Thursday, April 8, 2010

Do you grow your own?

I have a farmer for a Dad. No, he doesn't live on a farm, but he grew up on one, and the man can grow anything better than anyone I know. He lives up north and the growing season is shorter than it is down here in the middle of Michigan but he still manages to get a lot of fresh produce out of his garden.

Me? Not so much.

I have a number of garden failures under my belt, several of which have ended with big grassy dips in our backyard. I have tried digging up a plot and planting stuff. I might get a few beans or a couple stunted carrots but most of it generally ends up A-Eaten by cottontail rabbits, B-dead or C-taken over by weeds. I just suck at gardening. I don't have the time or motivation to put into it what I need to in order to make it succeed.

But I adore fresh produce and would LOVE to have a huge, productive garden. I really would. I guess I'll settle for a little one that doesn't take much effort, but that still leaves the problem of the rabbits eating everything.

Well, last year I was reading a copy of MaryJane's Farm, a magazine I love, and there was an article about something called salad tables. Nothing new, but I had never heard of one before. I instantly wanted to have one. I mentioned it to my dad and he cut some scrap wood he had lying around for me and basically assembled a kit for me to make one. That's Daddy for you, always willing to help out his daughter! What a guy!

So, Dad brought the stuff down and Hubby hammered it together for me and I had my salad table!

It looks like this:

After I got the table set up in this wasted little space behind my house, I mixed 50% peat from Home Depot and 50% compost from my backyard bin, and then I planted some stuff. I planted brussels sprouts, beans, spinach, lettuce, red onions, cauliflower, red bell peppers, peas, carrots, bok choy and kale.

Throughout the season, some things did well and others didn't. The brussels sprouts grew and got knobs on them but later in the summer they fell victim to insects, as did most of the kale. I got lots of spinach and lettuce. The red onions did well and I actually still have some in my fridge. The peas were too bushy/viny and kind of choked out the carrots and beans. The bok choy grew really well and we ended up with way too much of it all at once, so I gave some away to my neighbors and they enjoyed it. The peppers did so-so and the cauliflower grew really well and had beautiful heads on them. I should have cut them because they dried out and died while we were on vacation.

This is what my salad table looked like last year with stuff growing in it:

brussels sprouts knobs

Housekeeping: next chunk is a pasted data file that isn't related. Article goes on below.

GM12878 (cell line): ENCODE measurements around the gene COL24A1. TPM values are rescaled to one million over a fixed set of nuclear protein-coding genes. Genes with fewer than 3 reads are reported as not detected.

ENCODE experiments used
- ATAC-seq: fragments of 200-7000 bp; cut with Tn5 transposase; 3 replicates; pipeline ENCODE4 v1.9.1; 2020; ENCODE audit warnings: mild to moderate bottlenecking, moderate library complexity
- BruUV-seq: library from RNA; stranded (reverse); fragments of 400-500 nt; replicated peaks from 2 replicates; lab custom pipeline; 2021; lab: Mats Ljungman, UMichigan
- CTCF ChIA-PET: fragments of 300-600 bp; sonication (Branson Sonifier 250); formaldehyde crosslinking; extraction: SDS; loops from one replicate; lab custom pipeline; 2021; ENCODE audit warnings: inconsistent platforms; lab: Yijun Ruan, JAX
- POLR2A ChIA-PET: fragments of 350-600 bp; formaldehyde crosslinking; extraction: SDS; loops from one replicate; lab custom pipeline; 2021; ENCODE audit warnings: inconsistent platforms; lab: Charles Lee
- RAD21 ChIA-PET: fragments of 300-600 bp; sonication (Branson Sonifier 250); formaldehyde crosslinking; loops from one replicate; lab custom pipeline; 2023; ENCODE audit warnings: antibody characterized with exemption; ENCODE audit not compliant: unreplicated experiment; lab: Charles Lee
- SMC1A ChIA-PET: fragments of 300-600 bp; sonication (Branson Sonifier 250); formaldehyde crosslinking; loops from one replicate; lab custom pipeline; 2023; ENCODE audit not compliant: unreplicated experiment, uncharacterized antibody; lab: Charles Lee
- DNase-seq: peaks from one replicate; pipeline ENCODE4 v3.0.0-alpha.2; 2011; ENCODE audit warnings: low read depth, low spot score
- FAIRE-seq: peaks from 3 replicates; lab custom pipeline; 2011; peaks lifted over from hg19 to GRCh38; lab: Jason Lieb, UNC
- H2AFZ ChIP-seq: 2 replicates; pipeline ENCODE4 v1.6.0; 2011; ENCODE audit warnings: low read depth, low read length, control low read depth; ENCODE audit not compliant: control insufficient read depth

I also had some lettuces and green onions and peppers and tomatoes going in pots on my deck, and some strawberries and cucumbers by the fence. I had mild success with all of that. By the way, the green onions were something I discovered in my compost bin. Did you know that if you plant the white hairy end that you trim off store-bought green onions, it will sprout new green onion stalks to eat? Try it! It works! I also have a small herb garden with chives, thyme, parsley and rosemary (I have to buy a new rosemary plant each summer because I always forget to bring it in for the winter).


Herb garden

Multi-hole pot with lettuces and green onions

Pots on my deck

Pots on my deck stairs

Bell pepper

Red onion

Cucumber growing

Cuke and tomato

A beautiful mixed lettuce salad grown in my table and on my deck

A big plate of steaming kale

So anyway, I've got the table back out for this year, I planted the first round of spinach and lettuce, and I'm excited to start eating fresh produce. I've already used chives and horseradish out of my yard this spring.

I don't know what else I'm going to plant yet. I have a little time to think about it, but do I know I learned some lessons from last year's salad table, like brussels sprouts take too long to grow, peas take over and don't leave cauliflower out there too long!

If you want to build a salad table, just Google it. You can buy pre-made ones here from the University of Maryland Extension (pricey!) and there are also instructions there on how to build your own and planting tips. Theirs, I think, is pretty fancy, but it gives you a good general idea of how to do it. I didn't put legs on mine. It just rests on some old cinder blocks. Sawhorses would work too. I love that it's higher so I don't have to bend down to work on it and the rabbits can't reach.

Also, Logan LOVES to help out and pick and eat stuff straight out of the garden. I am not complaining if he eats all the spinach and peas! It thrills my soul to see him enjoying that stuff.

So, as you can see, I'm slowly turning my brown thumb green, and you can too! If you have a little space, a salad table and containers on the deck are great, easy, minimal-commitment ways to get into growing your own food.

Thanks to MaryJane's Farm for inspiring me to get my own salad table going!


Anonymous said...

I can't wait to do this! Keep us updated on your greens!

Rene' said...

Great Blog, loved reading it as well as seeing all the pictures.
Rene' Groom
Sisterhood Coordinator/ MaryJanesFarm